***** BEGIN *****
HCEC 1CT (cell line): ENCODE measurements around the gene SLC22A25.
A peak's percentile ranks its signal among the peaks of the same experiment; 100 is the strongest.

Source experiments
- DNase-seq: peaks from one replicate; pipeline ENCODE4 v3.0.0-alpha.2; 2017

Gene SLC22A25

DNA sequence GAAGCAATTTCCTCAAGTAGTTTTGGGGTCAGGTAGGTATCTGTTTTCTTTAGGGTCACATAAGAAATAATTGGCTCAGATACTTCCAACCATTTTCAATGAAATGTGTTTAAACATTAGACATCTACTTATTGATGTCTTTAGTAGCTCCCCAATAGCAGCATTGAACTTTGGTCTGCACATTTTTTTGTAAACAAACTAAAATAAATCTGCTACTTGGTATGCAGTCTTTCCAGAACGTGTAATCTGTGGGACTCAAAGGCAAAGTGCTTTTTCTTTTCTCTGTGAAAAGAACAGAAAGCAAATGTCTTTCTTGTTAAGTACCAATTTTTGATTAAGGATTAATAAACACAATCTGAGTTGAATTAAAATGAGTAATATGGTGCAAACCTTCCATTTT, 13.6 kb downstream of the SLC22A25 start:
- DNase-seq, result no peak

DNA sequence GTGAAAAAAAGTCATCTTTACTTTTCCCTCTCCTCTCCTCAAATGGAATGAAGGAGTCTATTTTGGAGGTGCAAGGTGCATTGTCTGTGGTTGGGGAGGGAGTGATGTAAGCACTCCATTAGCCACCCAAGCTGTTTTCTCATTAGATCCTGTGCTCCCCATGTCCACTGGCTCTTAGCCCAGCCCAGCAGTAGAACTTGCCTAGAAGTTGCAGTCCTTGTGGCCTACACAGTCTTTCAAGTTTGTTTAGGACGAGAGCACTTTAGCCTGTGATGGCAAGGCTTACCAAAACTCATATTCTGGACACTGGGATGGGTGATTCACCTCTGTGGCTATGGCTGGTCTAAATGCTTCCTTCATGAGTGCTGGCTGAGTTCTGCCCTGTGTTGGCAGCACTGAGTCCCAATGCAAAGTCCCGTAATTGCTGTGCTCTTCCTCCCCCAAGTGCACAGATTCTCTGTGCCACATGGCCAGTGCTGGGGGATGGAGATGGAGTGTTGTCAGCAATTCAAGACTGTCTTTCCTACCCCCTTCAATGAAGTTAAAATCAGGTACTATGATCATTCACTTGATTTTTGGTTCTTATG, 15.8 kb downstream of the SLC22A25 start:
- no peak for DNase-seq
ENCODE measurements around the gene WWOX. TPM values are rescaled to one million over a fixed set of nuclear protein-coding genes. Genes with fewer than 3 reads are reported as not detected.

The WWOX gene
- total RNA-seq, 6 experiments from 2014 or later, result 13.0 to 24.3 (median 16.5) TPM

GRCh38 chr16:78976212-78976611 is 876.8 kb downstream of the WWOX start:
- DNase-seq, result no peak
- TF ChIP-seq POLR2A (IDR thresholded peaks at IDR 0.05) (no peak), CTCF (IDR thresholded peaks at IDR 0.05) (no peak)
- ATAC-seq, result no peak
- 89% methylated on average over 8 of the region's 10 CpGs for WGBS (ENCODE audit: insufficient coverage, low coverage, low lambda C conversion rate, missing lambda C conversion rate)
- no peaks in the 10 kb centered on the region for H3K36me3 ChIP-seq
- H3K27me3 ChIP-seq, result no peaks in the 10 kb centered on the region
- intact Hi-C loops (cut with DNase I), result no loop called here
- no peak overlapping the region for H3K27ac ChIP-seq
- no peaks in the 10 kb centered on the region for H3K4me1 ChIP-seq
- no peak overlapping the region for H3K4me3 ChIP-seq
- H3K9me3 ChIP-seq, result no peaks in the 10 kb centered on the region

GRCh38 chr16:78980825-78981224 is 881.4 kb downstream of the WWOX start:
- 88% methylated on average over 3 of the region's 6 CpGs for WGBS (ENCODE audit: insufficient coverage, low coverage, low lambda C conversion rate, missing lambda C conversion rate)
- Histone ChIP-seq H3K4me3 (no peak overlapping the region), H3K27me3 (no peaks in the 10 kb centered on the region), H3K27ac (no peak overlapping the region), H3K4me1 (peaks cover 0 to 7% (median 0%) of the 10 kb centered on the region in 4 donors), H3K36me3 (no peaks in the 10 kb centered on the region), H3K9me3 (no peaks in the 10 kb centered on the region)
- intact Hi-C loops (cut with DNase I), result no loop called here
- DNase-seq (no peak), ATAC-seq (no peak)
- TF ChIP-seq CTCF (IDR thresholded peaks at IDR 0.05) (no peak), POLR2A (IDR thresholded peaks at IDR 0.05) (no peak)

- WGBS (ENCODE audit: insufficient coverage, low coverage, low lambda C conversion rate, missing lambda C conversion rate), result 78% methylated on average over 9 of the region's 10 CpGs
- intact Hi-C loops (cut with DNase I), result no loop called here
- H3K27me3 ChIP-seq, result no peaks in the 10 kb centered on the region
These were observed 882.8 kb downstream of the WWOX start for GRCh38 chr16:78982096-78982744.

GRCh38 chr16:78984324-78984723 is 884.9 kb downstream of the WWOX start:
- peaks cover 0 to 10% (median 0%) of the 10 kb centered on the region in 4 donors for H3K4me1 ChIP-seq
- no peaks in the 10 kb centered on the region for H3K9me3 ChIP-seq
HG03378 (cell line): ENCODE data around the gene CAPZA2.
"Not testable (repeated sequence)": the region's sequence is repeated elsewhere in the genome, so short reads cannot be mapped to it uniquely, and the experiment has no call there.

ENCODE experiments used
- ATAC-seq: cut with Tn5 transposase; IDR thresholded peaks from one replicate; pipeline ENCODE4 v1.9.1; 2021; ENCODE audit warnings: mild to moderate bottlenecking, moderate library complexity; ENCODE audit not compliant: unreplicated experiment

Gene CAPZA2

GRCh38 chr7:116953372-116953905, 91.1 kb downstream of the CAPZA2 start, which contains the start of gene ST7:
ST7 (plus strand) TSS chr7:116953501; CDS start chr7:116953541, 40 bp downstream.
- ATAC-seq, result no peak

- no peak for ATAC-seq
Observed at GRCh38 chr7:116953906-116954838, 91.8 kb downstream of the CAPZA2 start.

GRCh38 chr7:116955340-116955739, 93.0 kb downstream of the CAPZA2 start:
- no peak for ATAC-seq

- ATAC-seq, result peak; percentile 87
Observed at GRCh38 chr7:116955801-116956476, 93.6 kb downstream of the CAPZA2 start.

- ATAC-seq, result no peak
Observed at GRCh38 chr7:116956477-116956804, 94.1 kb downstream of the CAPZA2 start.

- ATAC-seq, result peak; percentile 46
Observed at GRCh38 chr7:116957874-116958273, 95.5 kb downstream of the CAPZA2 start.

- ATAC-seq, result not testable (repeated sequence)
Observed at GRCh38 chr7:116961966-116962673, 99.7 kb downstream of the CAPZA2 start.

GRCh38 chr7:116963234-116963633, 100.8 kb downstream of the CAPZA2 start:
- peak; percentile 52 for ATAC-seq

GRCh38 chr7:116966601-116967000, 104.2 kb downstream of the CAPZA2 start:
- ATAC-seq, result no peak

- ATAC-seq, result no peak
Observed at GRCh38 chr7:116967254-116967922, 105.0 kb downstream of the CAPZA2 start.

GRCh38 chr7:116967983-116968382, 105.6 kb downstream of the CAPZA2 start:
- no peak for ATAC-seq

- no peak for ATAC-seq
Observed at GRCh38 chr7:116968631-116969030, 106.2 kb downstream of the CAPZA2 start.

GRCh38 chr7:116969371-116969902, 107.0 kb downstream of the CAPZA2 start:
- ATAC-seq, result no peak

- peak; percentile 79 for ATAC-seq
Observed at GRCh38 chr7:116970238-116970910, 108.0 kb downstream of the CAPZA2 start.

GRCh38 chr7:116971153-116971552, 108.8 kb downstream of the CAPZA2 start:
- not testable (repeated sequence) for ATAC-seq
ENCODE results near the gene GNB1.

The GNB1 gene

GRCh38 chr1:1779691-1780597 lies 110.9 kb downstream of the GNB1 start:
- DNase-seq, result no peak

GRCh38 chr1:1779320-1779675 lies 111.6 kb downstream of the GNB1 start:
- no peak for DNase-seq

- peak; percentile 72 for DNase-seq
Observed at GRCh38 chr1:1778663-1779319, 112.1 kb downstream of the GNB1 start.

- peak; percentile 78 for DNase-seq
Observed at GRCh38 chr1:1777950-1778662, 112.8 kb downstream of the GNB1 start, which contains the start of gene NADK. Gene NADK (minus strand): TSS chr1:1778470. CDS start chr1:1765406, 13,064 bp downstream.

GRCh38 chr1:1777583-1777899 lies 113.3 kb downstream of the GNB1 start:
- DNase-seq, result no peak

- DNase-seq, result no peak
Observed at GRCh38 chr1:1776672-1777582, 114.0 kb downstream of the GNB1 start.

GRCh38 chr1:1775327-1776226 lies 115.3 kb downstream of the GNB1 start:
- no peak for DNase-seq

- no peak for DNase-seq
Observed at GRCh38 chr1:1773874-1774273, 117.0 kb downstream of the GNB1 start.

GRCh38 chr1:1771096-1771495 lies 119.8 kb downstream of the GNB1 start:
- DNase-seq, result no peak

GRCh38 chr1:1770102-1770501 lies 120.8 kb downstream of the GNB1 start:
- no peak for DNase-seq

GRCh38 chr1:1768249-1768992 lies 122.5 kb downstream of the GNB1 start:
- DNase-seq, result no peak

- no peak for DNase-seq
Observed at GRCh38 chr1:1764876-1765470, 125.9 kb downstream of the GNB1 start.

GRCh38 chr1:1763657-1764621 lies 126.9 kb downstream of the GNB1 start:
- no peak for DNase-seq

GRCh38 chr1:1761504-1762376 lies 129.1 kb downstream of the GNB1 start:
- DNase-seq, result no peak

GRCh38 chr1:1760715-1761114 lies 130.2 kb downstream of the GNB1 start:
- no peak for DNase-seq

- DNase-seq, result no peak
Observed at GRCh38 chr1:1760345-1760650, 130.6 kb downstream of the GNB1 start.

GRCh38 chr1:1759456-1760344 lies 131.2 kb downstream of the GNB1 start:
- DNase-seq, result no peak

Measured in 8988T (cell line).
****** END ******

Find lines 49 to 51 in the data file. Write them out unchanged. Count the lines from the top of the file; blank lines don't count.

- no peak for ATAC-seq

- ATAC-seq, result peak; percentile 87
Observed at GRCh38 chr7:116955801-116956476, 93.6 kb downstream of the CAPZA2 start.